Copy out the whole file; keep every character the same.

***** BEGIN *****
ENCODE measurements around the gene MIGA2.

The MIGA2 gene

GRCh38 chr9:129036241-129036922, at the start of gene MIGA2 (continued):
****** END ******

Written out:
ENCODE measurements around the gene MIGA2.

The MIGA2 gene

GRCh38 chr9:129036241-129036922, at the start of gene MIGA2 (continued):